The S7 carrier has relaxed its rules for cabin crew, allowing them to sport tattoos and dye their hair bright colors
S7 airlines is now one of the first major Russian air carriers to update its rules for flight crews, significantly reducing limitations on how workers can look and dress. In a post published on the airline’s Telegram channel on Tuesday, it announced that S7 employees can now sport visible tattoos, have beards, and dye their hair vibrant colors.
“Standard airline rules do not always justifiably regulate the appearance of flight attendants, pilots and employees at the airport. It’s time to update them!” the airline said, adding that it supports their workers’ right to express themselves and believes that tattoos and other superficial features have no impact on an employee’s professional traits.
“If an individual style does not prevent a person from doing his job 100% and ensuring safety on board, we see no reason to keep these outdated traditions in place,” S7 wrote, going on to list certain things that will now be permitted on board.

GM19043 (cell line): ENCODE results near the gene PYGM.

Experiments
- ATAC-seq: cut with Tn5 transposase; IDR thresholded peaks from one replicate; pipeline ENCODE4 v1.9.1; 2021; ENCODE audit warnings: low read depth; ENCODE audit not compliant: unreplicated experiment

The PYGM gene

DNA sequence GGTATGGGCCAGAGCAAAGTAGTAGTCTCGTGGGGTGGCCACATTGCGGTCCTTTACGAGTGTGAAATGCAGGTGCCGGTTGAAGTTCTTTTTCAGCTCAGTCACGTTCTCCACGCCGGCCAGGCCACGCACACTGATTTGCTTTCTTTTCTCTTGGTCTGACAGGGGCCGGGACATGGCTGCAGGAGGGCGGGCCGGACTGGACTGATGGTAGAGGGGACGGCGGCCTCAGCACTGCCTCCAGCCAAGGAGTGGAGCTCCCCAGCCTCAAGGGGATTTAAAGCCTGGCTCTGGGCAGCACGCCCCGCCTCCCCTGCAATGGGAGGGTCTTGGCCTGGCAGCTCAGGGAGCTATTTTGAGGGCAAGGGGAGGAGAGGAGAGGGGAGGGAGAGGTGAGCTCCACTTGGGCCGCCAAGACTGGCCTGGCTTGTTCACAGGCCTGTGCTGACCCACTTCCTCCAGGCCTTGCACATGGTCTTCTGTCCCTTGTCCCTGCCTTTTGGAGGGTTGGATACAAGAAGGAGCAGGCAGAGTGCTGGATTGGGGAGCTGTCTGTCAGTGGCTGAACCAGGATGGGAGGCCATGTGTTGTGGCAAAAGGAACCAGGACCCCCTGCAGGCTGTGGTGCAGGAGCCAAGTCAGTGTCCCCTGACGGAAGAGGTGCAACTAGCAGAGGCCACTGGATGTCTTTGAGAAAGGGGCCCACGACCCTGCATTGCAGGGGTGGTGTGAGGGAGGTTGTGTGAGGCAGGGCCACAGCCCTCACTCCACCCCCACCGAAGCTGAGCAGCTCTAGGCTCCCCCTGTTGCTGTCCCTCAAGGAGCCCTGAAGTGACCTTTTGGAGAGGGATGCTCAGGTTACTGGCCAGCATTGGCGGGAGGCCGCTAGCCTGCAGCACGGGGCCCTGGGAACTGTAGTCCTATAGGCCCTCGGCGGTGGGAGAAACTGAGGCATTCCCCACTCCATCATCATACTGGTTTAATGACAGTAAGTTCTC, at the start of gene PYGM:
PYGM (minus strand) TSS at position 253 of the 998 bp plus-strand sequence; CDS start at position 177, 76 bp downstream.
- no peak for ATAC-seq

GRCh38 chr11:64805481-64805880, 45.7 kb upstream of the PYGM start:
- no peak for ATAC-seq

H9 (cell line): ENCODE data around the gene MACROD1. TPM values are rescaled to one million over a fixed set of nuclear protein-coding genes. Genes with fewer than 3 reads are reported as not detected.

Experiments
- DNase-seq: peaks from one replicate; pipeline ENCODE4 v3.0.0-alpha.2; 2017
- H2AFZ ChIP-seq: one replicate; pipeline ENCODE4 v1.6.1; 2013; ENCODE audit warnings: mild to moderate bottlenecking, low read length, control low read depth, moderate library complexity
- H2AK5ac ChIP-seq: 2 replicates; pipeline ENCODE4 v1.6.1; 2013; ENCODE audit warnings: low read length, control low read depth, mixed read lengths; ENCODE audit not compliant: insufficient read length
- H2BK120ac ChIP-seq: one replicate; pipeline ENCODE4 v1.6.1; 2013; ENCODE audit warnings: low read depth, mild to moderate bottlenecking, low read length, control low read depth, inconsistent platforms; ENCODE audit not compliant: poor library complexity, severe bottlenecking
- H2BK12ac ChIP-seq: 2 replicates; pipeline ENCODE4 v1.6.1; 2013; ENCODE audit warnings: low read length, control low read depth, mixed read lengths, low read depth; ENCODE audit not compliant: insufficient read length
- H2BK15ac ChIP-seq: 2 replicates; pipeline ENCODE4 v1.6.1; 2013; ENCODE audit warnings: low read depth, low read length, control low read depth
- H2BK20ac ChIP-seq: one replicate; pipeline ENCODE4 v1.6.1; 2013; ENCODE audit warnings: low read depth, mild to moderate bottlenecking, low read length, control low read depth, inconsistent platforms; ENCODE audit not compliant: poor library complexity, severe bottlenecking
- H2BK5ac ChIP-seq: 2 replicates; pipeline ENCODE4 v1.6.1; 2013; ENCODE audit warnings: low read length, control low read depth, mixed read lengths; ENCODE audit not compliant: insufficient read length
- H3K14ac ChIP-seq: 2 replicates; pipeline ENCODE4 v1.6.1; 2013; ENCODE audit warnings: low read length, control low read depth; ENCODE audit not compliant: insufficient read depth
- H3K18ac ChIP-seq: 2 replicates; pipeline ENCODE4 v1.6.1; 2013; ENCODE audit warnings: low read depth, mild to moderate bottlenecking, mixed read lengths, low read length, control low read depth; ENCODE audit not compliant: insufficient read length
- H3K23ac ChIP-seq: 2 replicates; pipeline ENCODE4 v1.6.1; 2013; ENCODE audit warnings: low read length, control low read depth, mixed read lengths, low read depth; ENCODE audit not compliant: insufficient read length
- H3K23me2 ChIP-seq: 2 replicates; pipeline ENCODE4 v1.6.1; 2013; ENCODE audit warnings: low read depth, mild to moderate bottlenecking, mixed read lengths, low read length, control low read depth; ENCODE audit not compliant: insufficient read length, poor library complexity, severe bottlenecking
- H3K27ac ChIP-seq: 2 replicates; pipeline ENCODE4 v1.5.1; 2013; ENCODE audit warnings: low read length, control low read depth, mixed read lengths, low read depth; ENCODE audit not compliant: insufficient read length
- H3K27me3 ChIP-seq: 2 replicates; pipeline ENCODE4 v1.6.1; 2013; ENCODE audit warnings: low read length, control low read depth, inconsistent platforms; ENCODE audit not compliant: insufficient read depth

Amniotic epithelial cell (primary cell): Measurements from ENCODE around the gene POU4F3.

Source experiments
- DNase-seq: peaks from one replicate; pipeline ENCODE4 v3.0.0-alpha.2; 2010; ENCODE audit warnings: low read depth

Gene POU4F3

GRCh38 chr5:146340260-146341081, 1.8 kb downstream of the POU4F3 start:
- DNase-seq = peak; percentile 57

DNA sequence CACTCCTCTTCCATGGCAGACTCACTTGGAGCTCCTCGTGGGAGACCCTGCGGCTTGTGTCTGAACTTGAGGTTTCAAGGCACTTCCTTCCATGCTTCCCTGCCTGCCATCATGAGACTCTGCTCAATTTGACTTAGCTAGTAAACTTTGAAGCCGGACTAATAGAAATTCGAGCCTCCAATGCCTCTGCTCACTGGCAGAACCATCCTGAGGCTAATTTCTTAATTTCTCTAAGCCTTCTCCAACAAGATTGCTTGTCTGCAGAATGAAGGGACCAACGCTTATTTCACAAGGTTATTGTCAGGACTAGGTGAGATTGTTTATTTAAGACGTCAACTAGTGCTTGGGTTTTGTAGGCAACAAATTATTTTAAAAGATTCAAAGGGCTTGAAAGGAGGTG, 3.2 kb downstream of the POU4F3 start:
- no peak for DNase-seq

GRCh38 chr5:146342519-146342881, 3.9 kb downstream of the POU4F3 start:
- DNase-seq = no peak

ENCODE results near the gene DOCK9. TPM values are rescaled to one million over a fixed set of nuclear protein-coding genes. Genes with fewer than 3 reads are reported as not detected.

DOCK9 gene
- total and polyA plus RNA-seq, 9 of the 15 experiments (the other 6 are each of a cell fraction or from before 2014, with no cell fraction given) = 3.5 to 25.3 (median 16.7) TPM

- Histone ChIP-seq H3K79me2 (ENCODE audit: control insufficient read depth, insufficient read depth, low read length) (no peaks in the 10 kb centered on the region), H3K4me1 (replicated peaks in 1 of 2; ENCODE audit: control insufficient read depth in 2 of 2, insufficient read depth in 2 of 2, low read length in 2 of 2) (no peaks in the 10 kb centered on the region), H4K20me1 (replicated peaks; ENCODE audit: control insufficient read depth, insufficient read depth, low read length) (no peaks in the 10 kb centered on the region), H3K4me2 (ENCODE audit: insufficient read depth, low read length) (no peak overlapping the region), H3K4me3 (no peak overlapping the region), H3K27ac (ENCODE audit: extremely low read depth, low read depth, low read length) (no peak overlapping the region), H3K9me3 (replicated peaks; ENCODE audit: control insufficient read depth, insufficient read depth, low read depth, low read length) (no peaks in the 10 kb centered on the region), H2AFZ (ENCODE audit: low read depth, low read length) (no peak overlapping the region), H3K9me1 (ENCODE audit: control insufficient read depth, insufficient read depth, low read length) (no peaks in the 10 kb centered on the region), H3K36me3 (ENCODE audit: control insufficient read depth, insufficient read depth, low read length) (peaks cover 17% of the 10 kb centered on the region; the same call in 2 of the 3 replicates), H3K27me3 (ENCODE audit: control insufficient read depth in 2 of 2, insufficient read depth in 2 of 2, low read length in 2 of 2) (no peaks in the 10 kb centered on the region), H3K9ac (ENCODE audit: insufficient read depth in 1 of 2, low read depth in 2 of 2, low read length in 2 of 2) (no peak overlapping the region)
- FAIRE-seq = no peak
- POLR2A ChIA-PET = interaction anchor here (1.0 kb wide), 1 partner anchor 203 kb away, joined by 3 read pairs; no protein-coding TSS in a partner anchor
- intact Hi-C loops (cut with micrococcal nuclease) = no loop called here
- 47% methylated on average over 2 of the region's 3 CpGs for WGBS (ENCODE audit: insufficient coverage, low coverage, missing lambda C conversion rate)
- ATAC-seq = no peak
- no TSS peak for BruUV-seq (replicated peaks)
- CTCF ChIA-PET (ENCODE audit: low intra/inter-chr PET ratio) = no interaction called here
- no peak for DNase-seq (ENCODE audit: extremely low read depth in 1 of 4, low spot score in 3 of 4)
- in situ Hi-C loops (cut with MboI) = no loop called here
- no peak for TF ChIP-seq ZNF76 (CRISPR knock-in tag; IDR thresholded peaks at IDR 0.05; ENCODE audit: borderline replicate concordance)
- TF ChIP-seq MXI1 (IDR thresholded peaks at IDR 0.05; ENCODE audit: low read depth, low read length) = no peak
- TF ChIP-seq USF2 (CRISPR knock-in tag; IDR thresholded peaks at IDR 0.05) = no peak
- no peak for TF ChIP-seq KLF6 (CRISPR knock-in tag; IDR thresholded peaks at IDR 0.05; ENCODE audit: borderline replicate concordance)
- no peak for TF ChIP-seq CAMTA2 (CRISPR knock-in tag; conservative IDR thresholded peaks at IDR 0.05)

They include tattoos on visible parts of the body – as long as they are not offensive – bright colored hair dye, ballet flats or loafers instead of heels for female flight attendants, and beards for all male employees, as opposed to just pilots or airport workers, as was the case before.
The airline notes that some restrictions – such as long nails or piercings on open parts of the body – will remain in place due to safety concerns.
S7’s decision comes amid an industry-wide shift in which a number of airlines around the world have started relaxing appearance guidelines for crew members. Earlier this year, Virgin Atlantic became one of the first British airlines to allow flight attendants to display tattoos, which previously had to be covered up. Latvia’s AirBaltic airline also joined in on the trend earlier this month, permitting most tattoos, hairstyles, and piercings for uniformed staff.
The first major international airline to allow tattoos for staff was Air New Zealand, which in 2019 announced that its employees would be permitted to sport traditional “ta moko” Maori, as well as non-offensive tattoos on visible parts of the body while wearing their uniform or normal business attire.
https://ift.tt/gwYJTbP 30, 2022 at 09:03PM
from RT – Daily news